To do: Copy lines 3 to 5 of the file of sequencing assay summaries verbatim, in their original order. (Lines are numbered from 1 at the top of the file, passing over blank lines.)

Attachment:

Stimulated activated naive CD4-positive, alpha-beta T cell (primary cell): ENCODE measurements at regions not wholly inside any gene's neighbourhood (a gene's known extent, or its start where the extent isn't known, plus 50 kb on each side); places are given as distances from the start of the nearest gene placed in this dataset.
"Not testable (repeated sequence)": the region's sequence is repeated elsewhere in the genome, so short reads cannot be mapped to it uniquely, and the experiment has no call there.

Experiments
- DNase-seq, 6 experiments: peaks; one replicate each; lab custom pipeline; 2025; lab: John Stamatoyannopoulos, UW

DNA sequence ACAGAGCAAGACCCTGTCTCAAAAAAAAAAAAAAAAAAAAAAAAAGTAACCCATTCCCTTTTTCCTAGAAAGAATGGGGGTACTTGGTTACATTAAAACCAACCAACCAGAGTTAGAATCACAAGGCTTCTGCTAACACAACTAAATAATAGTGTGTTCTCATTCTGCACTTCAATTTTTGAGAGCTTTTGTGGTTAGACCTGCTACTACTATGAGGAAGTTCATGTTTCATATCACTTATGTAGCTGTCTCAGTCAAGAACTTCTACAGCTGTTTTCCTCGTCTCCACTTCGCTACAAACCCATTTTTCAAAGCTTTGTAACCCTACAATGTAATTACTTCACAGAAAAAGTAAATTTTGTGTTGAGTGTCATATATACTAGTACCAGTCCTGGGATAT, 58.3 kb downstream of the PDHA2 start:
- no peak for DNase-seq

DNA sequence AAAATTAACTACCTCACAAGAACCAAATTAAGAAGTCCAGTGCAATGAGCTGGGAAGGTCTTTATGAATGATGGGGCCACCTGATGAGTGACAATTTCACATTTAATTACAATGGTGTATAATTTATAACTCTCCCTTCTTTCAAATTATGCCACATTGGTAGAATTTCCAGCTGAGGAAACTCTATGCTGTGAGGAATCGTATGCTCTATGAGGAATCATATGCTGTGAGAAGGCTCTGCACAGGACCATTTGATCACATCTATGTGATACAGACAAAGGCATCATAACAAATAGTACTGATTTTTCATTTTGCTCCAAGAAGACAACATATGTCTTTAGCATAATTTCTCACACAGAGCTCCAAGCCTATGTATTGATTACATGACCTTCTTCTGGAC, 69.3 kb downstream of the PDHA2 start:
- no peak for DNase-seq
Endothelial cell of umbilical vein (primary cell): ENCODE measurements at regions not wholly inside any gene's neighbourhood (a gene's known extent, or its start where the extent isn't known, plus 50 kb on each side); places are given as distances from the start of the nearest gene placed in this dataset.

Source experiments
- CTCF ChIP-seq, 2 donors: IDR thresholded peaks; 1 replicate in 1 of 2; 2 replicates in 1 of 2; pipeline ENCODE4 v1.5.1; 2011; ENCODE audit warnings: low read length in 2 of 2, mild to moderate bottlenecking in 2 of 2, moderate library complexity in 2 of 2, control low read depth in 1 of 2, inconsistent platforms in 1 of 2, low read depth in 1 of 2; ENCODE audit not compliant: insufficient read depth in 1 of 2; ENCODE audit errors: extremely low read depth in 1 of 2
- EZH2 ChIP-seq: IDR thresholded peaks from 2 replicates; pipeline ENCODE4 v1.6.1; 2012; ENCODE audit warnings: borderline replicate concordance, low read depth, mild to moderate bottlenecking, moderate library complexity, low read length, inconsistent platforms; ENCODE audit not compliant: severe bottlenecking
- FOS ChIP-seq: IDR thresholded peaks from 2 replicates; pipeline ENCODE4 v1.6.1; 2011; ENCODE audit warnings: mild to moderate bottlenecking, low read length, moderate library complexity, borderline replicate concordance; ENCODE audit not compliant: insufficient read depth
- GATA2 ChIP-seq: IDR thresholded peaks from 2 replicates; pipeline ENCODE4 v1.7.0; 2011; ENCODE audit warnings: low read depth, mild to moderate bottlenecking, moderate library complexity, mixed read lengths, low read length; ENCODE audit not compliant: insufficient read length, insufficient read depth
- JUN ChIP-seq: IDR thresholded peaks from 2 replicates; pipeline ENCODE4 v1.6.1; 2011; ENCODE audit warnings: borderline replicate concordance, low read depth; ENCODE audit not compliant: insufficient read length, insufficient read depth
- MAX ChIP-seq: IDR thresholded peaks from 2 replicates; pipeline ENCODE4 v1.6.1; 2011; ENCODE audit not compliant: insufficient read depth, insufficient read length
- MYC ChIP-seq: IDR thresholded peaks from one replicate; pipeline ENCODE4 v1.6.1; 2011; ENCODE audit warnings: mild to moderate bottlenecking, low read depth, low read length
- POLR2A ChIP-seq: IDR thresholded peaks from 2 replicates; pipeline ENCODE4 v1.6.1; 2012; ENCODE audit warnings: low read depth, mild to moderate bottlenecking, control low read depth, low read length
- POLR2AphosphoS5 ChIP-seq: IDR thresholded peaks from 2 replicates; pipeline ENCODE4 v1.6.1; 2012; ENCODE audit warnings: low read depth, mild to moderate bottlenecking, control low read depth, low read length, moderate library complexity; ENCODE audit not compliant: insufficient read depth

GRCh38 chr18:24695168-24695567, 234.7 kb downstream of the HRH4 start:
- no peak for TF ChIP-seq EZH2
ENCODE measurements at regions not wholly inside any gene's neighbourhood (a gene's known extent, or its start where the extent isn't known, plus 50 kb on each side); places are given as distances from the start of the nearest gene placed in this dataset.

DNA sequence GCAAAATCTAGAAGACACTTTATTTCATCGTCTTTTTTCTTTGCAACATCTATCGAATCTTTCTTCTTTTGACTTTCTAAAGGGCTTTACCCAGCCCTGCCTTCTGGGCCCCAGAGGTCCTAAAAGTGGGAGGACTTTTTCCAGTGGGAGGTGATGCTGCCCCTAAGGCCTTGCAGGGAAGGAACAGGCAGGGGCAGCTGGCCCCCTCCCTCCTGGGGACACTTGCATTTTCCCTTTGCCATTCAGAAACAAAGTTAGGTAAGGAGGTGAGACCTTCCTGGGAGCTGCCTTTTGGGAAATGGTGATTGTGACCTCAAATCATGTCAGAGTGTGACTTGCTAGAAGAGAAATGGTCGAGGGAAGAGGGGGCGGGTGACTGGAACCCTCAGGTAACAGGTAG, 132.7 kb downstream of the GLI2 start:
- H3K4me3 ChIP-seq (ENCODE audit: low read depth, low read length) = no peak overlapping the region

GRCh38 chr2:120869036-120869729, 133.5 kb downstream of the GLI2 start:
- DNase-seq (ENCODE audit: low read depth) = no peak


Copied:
Experiments
- DNase-seq, 6 experiments: peaks; one replicate each; lab custom pipeline; 2025; lab: John Stamatoyannopoulos, UW

DNA sequence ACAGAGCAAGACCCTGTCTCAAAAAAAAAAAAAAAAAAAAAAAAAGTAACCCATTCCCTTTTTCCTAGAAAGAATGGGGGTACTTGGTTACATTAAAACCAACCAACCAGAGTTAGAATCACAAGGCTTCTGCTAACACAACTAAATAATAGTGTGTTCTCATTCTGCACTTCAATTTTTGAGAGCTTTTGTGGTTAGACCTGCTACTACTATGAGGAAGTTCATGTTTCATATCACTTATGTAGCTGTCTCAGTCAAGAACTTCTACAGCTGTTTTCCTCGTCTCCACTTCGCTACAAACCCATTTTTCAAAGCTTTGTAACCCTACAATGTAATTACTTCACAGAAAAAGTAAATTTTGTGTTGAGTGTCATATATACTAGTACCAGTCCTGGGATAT, 58.3 kb downstream of the PDHA2 start: